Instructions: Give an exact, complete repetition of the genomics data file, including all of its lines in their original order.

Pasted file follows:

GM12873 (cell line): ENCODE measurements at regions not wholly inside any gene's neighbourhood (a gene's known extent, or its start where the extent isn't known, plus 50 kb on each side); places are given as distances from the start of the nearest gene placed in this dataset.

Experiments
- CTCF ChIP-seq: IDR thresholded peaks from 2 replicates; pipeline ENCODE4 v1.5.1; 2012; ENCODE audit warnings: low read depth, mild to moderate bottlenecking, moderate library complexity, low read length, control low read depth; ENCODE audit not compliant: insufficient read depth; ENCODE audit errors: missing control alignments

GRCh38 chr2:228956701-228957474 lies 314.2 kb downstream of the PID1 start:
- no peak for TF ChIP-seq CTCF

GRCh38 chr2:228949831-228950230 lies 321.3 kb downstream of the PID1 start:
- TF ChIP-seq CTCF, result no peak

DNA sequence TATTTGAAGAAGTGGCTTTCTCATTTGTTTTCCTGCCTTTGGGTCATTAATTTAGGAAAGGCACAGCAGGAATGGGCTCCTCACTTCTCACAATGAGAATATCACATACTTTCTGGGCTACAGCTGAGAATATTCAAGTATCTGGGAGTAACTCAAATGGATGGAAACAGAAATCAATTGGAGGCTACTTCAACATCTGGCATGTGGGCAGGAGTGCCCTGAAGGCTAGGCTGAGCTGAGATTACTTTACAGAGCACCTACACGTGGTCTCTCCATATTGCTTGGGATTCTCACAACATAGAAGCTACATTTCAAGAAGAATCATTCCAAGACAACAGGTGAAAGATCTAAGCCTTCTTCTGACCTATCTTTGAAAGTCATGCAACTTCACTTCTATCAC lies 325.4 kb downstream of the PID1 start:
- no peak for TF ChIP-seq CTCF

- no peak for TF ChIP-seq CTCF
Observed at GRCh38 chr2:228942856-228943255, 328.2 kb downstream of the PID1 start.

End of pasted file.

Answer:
GM12873 (cell line): ENCODE measurements at regions not wholly inside any gene's neighbourhood (a gene's known extent, or its start where the extent isn't known, plus 50 kb on each side); places are given as distances from the start of the nearest gene placed in this dataset.

Experiments
- CTCF ChIP-seq: IDR thresholded peaks from 2 replicates; pipeline ENCODE4 v1.5.1; 2012; ENCODE audit warnings: low read depth, mild to moderate bottlenecking, moderate library complexity, low read length, control low read depth; ENCODE audit not compliant: insufficient read depth; ENCODE audit errors: missing control alignments

GRCh38 chr2:228956701-228957474 lies 314.2 kb downstream of the PID1 start:
- no peak for TF ChIP-seq CTCF

GRCh38 chr2:228949831-228950230 lies 321.3 kb downstream of the PID1 start:
- TF ChIP-seq CTCF, result no peak

DNA sequence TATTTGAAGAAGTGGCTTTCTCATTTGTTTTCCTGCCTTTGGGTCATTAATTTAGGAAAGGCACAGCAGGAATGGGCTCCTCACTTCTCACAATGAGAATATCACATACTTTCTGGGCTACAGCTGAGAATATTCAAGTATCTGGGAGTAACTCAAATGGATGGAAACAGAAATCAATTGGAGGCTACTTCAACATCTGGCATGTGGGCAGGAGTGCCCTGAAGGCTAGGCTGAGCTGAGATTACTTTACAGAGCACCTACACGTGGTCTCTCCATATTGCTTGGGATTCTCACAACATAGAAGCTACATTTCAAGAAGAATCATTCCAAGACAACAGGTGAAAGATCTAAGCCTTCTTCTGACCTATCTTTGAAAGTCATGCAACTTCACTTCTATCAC lies 325.4 kb downstream of the PID1 start:
- no peak for TF ChIP-seq CTCF

- no peak for TF ChIP-seq CTCF
Observed at GRCh38 chr2:228942856-228943255, 328.2 kb downstream of the PID1 start.